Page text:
JAPANESE doctoral student Togari Yasuko speaks fluent Malay. She is now learning to make wayang kulit and to play its unique music from a master at Kampung Laut, Kelantan.
The 38-year-old is so fascinated by the art of shadow play that it as the subject for her doctorate degrees thesis on the relationship between cultural policy and performers.
My master Pak Yusoff performs for the children in his village every evening, Id go without fail, its been three months now, she said when interviewed at Parliament House after the declaration of 50 items as National Heritage.
Yasuko was the one manning the wayang kulit booth at the exhibition on the nations national treasures.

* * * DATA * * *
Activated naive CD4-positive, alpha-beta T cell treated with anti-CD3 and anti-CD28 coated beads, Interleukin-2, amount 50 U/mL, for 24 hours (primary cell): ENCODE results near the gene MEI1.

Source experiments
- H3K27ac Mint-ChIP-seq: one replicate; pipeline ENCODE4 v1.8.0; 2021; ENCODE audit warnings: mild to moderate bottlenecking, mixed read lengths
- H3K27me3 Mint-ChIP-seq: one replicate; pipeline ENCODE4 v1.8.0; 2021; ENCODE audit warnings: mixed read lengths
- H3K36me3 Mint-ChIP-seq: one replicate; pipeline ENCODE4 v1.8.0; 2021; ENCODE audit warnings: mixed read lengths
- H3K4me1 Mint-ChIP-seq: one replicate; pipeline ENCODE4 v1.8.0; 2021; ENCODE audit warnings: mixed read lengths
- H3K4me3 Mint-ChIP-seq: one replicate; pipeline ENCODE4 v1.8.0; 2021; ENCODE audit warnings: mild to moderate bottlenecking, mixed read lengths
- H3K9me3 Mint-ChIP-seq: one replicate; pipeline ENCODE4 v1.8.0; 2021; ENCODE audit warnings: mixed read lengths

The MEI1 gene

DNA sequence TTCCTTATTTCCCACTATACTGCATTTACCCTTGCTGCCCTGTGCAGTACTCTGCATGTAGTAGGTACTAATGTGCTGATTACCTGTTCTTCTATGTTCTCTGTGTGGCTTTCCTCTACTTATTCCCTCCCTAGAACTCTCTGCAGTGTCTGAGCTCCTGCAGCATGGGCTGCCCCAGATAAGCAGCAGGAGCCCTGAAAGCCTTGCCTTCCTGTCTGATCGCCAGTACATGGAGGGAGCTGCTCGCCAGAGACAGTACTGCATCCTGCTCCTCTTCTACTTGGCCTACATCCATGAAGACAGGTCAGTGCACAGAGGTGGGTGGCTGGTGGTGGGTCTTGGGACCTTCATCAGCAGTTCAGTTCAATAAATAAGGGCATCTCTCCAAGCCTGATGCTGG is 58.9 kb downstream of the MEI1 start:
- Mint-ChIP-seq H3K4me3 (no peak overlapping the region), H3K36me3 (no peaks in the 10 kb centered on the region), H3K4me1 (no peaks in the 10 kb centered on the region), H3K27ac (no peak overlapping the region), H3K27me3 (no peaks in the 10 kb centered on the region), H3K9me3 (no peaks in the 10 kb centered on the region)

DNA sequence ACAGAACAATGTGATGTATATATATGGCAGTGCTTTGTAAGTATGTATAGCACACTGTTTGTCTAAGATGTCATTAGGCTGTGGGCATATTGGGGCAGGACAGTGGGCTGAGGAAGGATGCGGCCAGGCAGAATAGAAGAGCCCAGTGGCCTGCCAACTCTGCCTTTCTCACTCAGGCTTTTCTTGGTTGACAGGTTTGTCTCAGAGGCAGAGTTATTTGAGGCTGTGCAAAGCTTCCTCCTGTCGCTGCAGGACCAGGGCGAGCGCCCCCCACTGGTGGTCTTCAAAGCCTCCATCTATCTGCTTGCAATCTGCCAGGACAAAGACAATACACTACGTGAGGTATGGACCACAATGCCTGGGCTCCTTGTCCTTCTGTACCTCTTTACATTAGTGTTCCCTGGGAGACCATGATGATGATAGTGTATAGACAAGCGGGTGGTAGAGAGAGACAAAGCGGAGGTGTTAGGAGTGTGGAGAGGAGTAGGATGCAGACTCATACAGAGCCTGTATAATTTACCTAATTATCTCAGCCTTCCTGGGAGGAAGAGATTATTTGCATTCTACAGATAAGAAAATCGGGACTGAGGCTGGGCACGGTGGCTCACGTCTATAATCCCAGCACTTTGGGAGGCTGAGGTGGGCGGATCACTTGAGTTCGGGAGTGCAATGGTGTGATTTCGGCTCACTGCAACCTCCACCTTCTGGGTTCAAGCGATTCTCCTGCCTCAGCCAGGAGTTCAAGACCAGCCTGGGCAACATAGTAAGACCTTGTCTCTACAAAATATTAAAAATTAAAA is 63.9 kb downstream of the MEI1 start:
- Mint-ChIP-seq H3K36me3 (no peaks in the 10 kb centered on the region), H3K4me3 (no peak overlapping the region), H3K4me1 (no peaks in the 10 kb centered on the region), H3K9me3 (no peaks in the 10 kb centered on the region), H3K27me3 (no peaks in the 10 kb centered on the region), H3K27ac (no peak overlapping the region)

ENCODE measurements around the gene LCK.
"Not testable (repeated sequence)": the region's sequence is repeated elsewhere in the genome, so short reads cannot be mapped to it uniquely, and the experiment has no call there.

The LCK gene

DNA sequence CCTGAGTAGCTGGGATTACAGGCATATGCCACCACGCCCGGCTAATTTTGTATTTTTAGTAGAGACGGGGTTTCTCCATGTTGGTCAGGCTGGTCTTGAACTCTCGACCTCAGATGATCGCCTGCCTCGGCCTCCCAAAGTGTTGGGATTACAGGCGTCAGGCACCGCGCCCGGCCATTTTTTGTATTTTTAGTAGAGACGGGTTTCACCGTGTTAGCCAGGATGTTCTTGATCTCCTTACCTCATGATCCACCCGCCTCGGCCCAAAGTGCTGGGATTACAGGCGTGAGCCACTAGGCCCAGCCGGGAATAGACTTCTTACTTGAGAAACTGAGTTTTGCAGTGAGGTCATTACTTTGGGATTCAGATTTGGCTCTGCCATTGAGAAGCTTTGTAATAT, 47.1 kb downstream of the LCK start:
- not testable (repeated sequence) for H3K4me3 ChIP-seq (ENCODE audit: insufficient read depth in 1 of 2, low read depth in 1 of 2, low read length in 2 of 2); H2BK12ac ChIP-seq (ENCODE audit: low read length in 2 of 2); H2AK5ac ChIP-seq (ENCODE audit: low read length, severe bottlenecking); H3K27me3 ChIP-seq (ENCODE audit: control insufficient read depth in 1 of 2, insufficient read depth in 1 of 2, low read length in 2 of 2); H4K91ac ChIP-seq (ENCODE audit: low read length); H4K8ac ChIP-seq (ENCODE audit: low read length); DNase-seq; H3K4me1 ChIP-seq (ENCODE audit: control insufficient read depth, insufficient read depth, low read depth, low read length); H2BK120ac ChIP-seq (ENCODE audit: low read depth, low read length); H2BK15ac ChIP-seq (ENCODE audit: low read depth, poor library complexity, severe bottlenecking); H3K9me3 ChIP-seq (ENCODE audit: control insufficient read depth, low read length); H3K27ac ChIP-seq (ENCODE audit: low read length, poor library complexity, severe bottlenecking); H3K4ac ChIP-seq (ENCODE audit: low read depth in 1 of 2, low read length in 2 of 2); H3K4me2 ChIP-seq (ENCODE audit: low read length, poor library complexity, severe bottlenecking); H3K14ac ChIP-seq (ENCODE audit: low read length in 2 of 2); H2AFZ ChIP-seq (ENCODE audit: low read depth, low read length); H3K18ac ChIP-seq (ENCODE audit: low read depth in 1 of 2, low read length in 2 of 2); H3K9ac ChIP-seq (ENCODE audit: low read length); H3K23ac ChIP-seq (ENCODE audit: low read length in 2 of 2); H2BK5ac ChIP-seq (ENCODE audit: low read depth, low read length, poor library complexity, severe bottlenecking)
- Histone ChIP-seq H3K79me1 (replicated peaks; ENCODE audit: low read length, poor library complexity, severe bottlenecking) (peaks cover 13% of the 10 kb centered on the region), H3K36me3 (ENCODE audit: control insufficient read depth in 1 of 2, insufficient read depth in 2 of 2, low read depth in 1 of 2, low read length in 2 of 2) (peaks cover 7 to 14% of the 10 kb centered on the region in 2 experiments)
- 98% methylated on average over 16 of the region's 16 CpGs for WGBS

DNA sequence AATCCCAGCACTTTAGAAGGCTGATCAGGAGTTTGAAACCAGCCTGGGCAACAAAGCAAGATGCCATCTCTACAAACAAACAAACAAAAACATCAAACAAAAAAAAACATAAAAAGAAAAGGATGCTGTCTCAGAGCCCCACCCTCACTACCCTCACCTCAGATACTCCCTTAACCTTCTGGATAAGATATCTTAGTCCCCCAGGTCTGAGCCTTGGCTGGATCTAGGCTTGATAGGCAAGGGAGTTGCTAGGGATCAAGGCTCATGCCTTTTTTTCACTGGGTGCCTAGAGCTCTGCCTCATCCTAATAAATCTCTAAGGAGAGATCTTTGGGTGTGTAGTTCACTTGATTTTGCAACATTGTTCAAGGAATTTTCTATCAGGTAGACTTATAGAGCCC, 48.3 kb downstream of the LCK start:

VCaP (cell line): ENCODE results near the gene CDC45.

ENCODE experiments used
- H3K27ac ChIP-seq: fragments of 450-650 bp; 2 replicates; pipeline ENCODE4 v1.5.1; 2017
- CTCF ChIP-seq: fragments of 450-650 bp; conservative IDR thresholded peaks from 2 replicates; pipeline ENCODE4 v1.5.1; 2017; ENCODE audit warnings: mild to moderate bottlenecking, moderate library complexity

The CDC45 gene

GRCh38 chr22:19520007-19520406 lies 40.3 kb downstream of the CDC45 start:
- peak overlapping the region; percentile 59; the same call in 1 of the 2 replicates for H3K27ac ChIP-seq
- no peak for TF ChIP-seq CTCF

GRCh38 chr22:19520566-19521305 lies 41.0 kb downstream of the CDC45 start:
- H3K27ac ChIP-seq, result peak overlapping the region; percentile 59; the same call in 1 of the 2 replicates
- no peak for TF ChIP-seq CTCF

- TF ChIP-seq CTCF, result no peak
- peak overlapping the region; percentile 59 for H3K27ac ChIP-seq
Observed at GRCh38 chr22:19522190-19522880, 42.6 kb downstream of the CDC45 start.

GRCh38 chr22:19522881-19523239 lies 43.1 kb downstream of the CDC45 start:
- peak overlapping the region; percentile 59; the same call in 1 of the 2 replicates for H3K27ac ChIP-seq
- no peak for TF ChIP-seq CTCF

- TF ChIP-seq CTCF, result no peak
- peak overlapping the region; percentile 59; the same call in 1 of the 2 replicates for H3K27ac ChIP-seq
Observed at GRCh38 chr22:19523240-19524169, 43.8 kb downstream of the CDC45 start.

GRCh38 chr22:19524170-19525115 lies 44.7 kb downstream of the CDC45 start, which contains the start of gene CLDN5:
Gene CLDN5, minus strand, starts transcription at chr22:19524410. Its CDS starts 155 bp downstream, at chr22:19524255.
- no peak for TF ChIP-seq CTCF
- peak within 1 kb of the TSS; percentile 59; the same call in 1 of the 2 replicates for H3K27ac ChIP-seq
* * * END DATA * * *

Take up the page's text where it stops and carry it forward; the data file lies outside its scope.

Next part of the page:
Yasuko studied at Universityi Malaya for two years in the early 1990s, and worked in Bangi from 1999 to 2003.
She first came to know about the wayang kulit while she was working there, and helped to sew the puppet figures as a pastime.
I like the shadow element in wayang kulit, it stimulates your imagination. I love the stories, too, they are narrated in a beautiful language. I have difficulty picking up the Kelantanese dialect, but I dont know why I can somehow understand most of the wayang kulit stories the moment I hear them, she said.